Did my usual brief submarining in this event, skimming just below the starting stack while I tested for the right opportunity and hoping that it actually showed up. Eight minutes in, I picked up JT. I was down to 1,070 after losing blinds and bets on a couple of suited QxKx hands. Action folded to me in the hijack and I min-raised to 60. The button—big stack at the table with more than 3,500 chips—raised to 150. The big blind called, as did I. I had top pair on the T36 flop and bet 300  after a check from the big blind. Button raised to 615 and I called, leaving 300 back. The blind got out of the way. I checked after a Q on the turn and the button put me all-in to call. I didn’t figure the queen made much of a difference to his hand and called. I double-paired with J on the river and the button turned over 99, behind from the flop.

A lucky AA just four hands later more than doubled me up to more than 5K when I took out two players with  JJ and QA. Three hands after that a tentative excursion with A2 made trips on the QAA flop and both other players to the flop having queens kept them on the line through the river.

I took some hits that brought me down from more than 3K fro 6,500, then started building again. An AJ Mutant Jack at the 40-minute mark netted me 4,400 and put me over 10K for the first time, but only by making me sweat for the river A to beat the pocket QQ of the all-in I called.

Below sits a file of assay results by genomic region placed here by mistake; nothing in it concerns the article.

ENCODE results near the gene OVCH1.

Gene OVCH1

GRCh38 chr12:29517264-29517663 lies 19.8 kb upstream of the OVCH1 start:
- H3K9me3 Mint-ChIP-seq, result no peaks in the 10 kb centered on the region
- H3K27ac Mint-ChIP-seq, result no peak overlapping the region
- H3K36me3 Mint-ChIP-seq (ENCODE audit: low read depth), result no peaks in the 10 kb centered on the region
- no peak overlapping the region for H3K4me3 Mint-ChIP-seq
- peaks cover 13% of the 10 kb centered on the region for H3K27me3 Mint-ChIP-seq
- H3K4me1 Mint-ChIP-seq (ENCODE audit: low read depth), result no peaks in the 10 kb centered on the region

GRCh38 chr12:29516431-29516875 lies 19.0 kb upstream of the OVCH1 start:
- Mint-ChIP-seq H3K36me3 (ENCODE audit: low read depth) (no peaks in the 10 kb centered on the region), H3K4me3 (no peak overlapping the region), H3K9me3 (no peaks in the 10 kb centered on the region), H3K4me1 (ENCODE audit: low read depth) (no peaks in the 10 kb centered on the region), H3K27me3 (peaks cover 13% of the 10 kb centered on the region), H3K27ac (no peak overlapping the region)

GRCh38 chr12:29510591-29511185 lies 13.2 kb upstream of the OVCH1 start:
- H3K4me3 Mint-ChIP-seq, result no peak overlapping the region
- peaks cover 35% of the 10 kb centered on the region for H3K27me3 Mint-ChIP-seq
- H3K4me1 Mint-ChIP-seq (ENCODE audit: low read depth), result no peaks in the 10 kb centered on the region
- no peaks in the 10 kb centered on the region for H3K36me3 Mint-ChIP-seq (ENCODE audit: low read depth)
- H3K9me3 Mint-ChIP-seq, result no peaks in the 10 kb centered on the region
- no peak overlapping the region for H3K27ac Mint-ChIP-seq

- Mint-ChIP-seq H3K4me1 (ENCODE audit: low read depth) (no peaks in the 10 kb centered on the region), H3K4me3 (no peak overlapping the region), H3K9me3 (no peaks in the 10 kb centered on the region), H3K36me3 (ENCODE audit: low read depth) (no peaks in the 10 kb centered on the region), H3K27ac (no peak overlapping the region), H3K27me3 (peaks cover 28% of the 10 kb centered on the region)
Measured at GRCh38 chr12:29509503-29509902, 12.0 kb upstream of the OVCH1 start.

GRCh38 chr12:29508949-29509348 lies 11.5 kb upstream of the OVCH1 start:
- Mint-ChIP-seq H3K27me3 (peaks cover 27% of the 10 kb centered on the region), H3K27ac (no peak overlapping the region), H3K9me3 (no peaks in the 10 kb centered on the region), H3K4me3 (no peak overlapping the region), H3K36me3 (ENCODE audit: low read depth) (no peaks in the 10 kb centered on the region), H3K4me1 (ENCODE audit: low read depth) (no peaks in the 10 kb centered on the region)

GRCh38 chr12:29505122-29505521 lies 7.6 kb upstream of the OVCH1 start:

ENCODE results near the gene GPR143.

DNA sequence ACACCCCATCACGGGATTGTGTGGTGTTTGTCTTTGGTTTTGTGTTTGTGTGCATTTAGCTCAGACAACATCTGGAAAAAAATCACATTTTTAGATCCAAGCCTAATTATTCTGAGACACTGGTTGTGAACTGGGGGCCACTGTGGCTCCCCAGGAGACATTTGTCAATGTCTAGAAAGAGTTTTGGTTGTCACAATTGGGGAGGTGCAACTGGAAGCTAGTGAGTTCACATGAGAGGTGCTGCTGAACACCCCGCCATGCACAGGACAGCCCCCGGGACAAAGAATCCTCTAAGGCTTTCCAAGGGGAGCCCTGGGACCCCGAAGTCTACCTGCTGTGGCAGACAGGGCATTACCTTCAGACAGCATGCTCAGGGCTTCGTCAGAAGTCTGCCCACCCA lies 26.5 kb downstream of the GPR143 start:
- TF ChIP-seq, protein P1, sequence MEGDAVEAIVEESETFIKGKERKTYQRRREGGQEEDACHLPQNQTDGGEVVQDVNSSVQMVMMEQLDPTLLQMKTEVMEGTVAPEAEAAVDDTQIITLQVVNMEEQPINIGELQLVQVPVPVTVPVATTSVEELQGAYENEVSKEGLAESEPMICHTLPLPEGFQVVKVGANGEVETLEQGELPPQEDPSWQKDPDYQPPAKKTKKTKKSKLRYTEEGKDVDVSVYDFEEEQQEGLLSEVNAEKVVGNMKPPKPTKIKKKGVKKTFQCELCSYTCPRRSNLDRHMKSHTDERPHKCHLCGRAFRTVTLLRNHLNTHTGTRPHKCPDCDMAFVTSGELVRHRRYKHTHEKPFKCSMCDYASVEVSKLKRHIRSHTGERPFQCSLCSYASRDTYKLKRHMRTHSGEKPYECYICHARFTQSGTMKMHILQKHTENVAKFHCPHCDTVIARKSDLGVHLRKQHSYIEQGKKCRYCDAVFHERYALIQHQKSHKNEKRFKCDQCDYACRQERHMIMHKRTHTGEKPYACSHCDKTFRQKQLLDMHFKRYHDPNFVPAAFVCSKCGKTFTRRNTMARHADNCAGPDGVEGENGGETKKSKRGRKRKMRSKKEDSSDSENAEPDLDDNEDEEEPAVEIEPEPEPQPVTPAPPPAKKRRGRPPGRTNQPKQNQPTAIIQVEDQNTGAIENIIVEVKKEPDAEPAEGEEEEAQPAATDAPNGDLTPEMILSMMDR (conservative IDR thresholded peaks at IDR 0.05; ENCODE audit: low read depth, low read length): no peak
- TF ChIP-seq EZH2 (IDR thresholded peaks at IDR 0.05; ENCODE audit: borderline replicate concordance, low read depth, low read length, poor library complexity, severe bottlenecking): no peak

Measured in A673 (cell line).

Just before the first break, a relatively innocuous-looking K6 ended up in my hand in the cutoff position. Blinds were 80/160. The hijack, with called. I called, and everyone behind me limped in, too. The flop was 42K and I had top pair as well as a 2nd nut flush draw (and potential straight flush). The blinds and hijack checked and I made a small bet of 240. Button folded, small blind called, and everyone else got out of the way. The 7 hits on the turn. There’s 1,300 in the pot. I can’t make a straight flush any more but with me holding the 6. the only way he can is if he’s got A5—and if he’s got the ace and can make any flush he beats me. He can’t have a full house yet. His stack is 3,500, I’ve got him covered by almost 10K. He checks and I feign weakness with a bet of 240. He calls. Maybe he’s got a single club and he’s hoping for a fourth on the board. Maybe he thinks the same of me. The T shows on the river. There’s no chance of a full house. He has to have two clubs with an ace to beat me. He bets 650 and I raise to put him all-in. He has a flush but it’s J5 and I’m sitting just under 18K while the break is on.